In the meanwhile, Arcapita was also negotiating $150 million in Shari’ah-compliant debtor-in-possession (DIP) financing, which was granted in mid-Dececmber (PDF). That financing was provided through a commodity murabaha (the full agreement is available in this PDF from the court). This financing is designed to provide Arcapita with the liquidity it needs until it can submit a plan, have it approved and exit bankruptcy.
What remains as yet undetermined is the reorganization plan, and specifically it will contain a plan for Arcapita to exit bankruptcy as a functioning entity, or as one focused on winding down its operations and selling over time its investments. For now, we must wait until January 14th to see what Arcapita hopes to do, unless there is a further extension.
One of the areas where Islamic finance has not found a good solution for financing is in education. There are few options for Shari’ah-compliant financing of education. This is surprising and disappointing because education is one area where promoting increasing access can have broad benefits for both the student and the rest of the economy. There is, however, an option that I think should be developed, but will require significant work, primarily in developing the ‘supply’ of financing.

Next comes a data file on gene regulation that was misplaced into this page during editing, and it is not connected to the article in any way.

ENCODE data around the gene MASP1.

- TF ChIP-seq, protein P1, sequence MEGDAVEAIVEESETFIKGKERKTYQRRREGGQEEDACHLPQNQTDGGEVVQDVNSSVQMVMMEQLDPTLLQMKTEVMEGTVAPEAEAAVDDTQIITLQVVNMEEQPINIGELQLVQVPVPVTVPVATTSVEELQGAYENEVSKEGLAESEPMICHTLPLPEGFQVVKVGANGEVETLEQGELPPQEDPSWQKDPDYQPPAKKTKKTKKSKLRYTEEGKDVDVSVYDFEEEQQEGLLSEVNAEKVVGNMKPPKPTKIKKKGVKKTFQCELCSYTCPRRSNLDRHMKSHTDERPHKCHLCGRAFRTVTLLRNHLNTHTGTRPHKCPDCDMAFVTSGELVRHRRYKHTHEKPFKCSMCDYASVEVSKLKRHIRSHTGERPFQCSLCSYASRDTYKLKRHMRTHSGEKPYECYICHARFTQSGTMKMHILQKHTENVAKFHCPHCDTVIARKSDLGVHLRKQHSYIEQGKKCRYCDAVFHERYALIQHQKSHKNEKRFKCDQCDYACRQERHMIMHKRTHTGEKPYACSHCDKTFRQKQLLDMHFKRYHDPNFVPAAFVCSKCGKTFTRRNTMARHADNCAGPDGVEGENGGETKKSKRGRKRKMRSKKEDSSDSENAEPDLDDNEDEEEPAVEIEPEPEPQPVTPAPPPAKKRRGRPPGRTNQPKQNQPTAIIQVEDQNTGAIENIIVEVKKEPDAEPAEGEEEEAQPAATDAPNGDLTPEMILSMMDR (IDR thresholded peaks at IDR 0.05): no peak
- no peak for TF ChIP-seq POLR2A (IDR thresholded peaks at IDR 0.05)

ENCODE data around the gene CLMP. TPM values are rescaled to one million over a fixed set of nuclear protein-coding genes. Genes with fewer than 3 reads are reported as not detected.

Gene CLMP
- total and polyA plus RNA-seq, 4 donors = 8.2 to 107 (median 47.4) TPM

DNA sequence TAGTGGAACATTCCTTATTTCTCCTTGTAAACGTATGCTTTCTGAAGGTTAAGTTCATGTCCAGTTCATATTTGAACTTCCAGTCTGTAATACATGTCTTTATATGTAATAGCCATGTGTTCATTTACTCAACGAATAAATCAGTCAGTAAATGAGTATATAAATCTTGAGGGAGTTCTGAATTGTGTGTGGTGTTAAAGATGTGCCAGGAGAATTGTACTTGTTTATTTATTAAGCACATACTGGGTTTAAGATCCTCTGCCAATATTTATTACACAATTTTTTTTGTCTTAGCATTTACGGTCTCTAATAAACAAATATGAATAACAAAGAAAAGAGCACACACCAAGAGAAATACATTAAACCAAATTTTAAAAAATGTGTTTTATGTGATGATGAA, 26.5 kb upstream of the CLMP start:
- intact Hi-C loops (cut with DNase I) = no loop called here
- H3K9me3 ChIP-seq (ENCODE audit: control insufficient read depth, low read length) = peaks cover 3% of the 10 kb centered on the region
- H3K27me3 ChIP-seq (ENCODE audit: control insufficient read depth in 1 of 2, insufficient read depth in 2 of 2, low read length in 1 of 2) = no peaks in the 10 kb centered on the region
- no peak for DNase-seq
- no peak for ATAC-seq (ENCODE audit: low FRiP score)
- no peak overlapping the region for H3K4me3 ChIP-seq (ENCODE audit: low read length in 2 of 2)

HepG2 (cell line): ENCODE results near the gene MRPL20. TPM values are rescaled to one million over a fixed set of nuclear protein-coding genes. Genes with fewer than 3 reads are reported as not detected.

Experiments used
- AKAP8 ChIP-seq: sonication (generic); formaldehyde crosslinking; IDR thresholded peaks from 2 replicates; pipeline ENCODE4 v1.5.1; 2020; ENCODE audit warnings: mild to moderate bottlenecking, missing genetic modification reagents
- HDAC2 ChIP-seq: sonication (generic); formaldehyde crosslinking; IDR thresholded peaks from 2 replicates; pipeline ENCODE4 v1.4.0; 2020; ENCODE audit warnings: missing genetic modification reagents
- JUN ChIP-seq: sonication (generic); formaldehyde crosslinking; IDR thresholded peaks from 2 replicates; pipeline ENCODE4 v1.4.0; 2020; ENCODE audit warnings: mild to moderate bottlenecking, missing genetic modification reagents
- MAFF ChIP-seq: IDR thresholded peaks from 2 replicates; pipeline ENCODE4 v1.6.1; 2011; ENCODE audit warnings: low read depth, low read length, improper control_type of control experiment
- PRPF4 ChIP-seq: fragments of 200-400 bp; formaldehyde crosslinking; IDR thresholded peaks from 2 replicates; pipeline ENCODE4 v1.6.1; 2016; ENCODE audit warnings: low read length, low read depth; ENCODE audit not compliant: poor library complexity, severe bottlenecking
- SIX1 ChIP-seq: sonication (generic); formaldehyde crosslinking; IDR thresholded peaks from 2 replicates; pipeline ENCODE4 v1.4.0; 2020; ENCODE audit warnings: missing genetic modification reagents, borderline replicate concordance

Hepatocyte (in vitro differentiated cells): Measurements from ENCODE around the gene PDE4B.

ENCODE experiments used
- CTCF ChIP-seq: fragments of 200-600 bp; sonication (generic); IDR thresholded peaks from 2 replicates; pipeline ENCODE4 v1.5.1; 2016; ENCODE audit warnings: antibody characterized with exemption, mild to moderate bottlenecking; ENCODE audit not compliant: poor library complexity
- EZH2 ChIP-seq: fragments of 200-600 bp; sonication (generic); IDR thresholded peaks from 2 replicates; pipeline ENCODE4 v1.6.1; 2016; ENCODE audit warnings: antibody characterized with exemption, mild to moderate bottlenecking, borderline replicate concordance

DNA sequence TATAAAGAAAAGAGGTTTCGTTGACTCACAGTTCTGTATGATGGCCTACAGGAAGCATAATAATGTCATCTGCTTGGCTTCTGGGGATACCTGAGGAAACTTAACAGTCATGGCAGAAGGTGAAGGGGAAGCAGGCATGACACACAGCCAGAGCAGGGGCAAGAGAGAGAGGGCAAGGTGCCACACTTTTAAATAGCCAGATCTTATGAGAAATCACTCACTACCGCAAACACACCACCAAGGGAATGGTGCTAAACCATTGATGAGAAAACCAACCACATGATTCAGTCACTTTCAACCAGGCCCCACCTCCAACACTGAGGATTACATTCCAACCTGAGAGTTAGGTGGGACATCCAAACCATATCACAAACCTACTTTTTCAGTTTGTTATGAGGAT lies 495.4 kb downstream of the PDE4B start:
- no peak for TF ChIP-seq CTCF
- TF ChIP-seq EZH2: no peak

In the US, for example, there are no options available for education financing, which has led many students to either pass up on education (or delay it while they study to be able to save enough to pay in cash), or to use interest-based financing on the grounds of it being a necessity. A middle ground strategy is for students to take federally subsidized student loans, where the US government subsidizes the students by paying the interest on the loans while the student is in school. To avoid paying interest, students will save up (from working during school) to be able to pay off the loan before the subsidy disappears 6 months after graduation.